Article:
WARNING: This speculative article may contain spoilers for Marvel’s The Defenders, arriving Aug. 18 on Netflix.
We’ve long known that genre veteran Sigourney Weaver plays the primary antagonist of Marvel’s The Defenders, posing a threat large enough that it requires the combined forces of Daredevil, Jessica Jones, Luke Cage and Iron Fist to confront. It’s been assumed her character, the mysterious Alexandra, is allied with The Hand, and possibly even at the head of the ancient ninja order, something confirmed in the first trailer by her appearance in a hallway (of course!) lined with armed minions, and seemingly corroborated by the miniseries’ costume designer.
But what if Weaver’s character isn’t the leader of The Hand, but rather the very reason for its existence? What if Alexandra is the Beast?
Although occasionally depicted as little more than black-garbed cannon fodder, the Marvel Comics ninja clan is, at its heart, an apocalyptic cult of demon worshipers, with only the first aspect hinted at on Netflix’s Daredevil and Iron Fist. And the demon they serve is the Beast, also known as the Jackal’s Son or simply the Lord.
Introduced in 1986 by Frank Miller and Bill Sienkiewicz in Elektra: Assassin, the Beast is a primordial entity that’s exerted influence over The Hand for centuries, directing the ninja clan toward large-scale acts of annihilation (in that miniseries, the goal was triggering a nuclear holocaust) while presumably serving as the source of its resurrection capabilities. Anyone who drinks an odious liquid disturbingly referred to as “his mother’s milk” — its smell has been compared to rotten mayonnaise — may come under his control, with those possessed by the demon exhibiting superhuman abilities like telepathy and enhanced strength.
The Beast in its first appearance possessed a presidential candidate who looked suspiciously like then-Sen. Dan Quayle (a complete coincidence, Sienkiewicz insists), but far more recently the demon held Daredevil in its thrall. In the 2010 Marvel Comics storyline “Shadowland,” Matt Murdock assumes leadership of the Hand, constructs a temple-fortress in Hell’s Kitchen and kills Bullseye, actions that eventually lead him into all-out war with such “street-level” heroes as Luke Cage, Iron Fist, Elektra, Spider-Man and The Punisher, with a little assistance from Wilson Fisk. It’s only through a well-timed strike by Danny Rand, and a little healing chi, that Daredevil is able to free himself from the Beast’s control.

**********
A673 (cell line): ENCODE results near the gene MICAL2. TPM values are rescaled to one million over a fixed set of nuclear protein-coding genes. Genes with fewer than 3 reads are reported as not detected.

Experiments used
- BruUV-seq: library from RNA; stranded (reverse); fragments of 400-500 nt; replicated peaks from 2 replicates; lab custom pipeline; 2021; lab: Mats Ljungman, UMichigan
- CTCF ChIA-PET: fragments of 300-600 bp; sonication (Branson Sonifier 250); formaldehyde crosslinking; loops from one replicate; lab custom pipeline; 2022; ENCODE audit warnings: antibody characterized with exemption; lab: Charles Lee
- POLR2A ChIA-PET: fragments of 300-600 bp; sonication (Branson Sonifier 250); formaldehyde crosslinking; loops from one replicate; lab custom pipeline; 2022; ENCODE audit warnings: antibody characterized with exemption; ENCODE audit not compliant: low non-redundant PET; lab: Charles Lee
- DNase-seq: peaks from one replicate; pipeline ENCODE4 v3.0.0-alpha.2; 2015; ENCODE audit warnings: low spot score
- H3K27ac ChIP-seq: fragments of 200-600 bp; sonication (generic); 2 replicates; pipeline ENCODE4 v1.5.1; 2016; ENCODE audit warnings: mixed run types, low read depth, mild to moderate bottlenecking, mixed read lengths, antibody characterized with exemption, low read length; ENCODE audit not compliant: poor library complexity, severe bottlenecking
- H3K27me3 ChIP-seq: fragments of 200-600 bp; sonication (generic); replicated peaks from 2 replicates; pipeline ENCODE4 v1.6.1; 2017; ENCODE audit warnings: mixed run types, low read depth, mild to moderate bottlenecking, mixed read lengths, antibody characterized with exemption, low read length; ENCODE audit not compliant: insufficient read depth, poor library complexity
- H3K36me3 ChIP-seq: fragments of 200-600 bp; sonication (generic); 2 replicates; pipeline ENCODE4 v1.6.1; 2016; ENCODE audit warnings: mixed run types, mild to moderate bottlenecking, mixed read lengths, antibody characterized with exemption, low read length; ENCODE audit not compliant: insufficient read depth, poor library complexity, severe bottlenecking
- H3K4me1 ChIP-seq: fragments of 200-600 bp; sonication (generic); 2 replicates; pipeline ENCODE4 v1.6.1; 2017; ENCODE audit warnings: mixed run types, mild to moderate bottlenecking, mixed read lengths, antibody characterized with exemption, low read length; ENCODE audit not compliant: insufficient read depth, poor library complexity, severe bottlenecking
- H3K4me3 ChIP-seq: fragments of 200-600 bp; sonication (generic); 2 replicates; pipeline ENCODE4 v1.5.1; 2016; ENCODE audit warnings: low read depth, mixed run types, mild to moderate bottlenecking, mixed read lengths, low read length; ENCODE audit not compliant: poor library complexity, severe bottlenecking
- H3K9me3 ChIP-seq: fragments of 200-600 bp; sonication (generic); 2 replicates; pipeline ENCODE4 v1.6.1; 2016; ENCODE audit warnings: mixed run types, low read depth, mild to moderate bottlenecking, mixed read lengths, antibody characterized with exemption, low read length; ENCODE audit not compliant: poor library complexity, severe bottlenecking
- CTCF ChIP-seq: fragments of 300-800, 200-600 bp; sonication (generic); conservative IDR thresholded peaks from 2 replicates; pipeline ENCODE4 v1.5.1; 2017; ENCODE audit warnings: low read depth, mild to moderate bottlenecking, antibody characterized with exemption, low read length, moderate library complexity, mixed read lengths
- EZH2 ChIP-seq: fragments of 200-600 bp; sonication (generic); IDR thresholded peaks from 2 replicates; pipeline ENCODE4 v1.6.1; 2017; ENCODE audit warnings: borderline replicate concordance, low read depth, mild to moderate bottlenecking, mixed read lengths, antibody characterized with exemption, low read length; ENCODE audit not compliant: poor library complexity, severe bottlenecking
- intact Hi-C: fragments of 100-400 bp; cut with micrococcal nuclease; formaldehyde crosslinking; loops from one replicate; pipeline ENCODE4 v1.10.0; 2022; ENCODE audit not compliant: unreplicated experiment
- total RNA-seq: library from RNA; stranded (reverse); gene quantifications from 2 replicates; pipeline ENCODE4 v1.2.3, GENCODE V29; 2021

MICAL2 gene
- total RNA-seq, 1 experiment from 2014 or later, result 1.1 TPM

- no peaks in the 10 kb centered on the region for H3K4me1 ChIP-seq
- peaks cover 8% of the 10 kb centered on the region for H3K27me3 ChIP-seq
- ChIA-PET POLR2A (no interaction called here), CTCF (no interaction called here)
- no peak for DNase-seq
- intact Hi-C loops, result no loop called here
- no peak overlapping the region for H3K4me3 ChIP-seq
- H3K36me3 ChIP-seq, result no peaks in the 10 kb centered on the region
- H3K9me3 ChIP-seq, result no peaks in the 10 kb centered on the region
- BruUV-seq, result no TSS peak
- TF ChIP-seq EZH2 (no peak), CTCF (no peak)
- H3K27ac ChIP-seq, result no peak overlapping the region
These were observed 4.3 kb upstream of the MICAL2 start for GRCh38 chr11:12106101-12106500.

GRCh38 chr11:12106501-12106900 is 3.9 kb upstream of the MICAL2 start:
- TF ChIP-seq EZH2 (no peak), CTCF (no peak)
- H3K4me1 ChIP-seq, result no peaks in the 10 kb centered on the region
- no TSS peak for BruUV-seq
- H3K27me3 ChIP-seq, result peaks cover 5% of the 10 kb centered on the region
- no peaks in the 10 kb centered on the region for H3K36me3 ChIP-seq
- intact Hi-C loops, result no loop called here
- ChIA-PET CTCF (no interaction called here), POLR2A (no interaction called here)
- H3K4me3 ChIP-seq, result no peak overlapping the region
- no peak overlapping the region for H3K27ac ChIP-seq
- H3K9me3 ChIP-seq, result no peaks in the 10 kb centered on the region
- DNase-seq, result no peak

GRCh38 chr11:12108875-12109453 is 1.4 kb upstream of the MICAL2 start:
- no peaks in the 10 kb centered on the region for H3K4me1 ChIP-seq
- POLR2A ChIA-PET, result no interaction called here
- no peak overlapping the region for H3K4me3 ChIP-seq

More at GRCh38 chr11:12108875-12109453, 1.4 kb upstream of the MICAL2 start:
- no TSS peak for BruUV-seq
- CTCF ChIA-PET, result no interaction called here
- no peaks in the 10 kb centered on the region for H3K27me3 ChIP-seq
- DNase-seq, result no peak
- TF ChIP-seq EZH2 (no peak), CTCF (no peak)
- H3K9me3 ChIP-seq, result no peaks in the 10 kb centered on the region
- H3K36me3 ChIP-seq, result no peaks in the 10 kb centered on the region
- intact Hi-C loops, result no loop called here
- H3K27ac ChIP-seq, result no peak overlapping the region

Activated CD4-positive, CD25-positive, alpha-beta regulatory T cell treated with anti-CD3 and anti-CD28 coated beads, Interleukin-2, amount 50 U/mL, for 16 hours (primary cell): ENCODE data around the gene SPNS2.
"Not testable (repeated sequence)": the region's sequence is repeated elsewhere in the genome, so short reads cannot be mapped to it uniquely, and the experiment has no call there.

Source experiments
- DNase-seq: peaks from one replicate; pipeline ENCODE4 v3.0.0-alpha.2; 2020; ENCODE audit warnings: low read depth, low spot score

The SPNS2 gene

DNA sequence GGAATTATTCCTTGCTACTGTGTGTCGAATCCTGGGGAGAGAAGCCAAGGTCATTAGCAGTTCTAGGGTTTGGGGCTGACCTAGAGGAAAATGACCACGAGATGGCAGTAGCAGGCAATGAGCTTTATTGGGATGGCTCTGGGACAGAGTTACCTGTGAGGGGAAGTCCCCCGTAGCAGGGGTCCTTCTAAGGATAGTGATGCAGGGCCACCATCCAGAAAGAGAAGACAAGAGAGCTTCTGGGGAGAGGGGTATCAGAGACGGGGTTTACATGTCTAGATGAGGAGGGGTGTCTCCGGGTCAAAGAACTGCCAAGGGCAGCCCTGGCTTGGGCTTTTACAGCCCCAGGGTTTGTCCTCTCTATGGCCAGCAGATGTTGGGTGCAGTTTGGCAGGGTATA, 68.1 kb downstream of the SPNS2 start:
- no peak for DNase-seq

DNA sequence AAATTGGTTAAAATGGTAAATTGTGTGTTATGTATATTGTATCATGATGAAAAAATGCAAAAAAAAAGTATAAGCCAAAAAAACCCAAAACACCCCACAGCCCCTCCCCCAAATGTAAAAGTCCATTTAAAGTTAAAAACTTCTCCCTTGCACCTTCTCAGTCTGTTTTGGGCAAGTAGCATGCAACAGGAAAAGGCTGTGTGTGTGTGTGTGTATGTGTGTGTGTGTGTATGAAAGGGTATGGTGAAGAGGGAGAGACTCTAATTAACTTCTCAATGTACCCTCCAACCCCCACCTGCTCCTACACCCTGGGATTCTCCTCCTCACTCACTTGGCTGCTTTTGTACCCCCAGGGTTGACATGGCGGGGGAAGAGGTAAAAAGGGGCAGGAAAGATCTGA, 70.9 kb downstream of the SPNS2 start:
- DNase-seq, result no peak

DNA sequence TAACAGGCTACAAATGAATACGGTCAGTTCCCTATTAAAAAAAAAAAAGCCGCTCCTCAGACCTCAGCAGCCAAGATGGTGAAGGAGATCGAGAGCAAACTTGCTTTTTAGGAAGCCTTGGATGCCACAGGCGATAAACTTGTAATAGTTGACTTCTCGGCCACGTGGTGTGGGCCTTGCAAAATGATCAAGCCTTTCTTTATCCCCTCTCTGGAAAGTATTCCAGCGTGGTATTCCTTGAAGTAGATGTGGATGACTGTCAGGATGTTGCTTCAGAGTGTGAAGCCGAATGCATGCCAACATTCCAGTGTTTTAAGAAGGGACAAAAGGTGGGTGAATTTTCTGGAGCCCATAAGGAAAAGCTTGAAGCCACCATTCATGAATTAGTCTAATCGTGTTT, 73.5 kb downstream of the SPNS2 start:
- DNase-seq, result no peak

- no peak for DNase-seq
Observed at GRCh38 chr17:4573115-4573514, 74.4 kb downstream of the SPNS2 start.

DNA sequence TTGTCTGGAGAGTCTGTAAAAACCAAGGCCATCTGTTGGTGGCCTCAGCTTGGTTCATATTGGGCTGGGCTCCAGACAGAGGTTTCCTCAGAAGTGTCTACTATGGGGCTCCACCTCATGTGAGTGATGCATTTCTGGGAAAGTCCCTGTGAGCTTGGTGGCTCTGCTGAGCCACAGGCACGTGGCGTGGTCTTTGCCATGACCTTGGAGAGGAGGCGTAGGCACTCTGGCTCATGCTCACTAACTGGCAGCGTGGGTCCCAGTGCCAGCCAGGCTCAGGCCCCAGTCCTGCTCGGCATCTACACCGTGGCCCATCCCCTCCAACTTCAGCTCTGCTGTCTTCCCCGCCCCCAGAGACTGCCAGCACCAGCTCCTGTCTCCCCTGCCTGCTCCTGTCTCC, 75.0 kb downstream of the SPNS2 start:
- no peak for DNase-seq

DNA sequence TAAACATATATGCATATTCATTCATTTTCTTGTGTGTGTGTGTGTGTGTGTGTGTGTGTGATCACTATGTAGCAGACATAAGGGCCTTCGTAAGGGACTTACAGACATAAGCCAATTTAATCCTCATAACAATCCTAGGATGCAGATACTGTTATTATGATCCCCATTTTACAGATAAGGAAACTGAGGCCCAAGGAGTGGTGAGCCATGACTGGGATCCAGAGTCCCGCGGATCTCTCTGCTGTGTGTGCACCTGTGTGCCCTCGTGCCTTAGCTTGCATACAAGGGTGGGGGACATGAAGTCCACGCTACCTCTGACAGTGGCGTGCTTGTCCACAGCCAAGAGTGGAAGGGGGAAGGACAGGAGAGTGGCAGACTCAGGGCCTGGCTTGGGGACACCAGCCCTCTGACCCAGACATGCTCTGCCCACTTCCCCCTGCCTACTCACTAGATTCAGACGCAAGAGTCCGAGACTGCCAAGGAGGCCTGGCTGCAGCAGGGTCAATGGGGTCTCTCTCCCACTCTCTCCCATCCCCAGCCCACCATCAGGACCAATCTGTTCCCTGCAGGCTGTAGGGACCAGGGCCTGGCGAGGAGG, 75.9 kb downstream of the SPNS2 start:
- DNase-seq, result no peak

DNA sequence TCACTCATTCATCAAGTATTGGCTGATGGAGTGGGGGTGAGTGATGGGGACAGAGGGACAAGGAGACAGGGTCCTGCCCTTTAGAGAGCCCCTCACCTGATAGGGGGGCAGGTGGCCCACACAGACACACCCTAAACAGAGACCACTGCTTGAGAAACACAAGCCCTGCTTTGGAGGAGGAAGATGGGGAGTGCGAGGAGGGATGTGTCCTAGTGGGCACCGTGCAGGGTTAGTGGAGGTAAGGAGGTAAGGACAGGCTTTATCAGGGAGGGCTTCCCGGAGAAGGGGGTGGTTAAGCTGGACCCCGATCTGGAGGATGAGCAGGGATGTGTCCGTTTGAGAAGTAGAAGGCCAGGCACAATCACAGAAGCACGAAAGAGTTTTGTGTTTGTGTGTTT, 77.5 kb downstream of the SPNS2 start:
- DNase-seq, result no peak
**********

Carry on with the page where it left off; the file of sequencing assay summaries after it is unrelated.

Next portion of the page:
If the idea of street-level heroes uniting in a war for the soul of New York City sounds familiar, that’s likely because it’s also the premise for Marvel’s The Defenders. But that war can’t be against just the Hand, even with a resurrected Elektra in its ranks, without straining credulity; after all, Daredevil and Iron Fist have already faced the ninja clan separately. The threat has to be bigger — and it could very well be the Beast. Or rather, Weaver’s character under the influence of the demon. (Go ahead and get it out of your system: “There is no Dana, only Zuul.”)
In retrospect, the first hint at that possibility was made in December by Weaver herself, nearly a month before any official details about her role were announced. “Basically the four heroes come up against this really nice woman, who I’m playing,” she joked before adding, “It’s been a blast and I really love my character. I love the shows, too, which I wasn’t familiar with before doing this. A real love letter to New York. To me they’re not superheroes; they’re people with a gift. It’s just a different scale, and I’m really enjoying the scale of it. The apocalyptic thing is a little harder for me to understand.”
The apocalyptic thing certainly suggests Alexandra is interested in more than the heroin trade, shady real-estate transactions, corporate infiltration and strategic resurrections that have occupied much of the Hand’s time since the clan’s Netflix debut in the first season of Daredevil. We’re reminded time and again, through talk of the centuries-long war with the Chaste, the introduction of Black Sky, and the explanation of Iron Fist’s role as defender of K’un-Lun, that there are loftier, even mystical, goals largely obscured by otherwise-mundane activities. (Seriously, why is an ancient ninja clan so invested in the Hell’s Kitchen drug market?) The only tangible evidence the Hand is working toward something more than grabbing land, slinging dope and draining blood is the (literally) biggest mystery of Daredevil‘s second season: the enormous hole excavated by the group at Midland Circle. If anything on Marvel’s Netflix dramas can be characterized as “apocalyptic,” it’s that crater, which looks as if it could stretch to hell itself.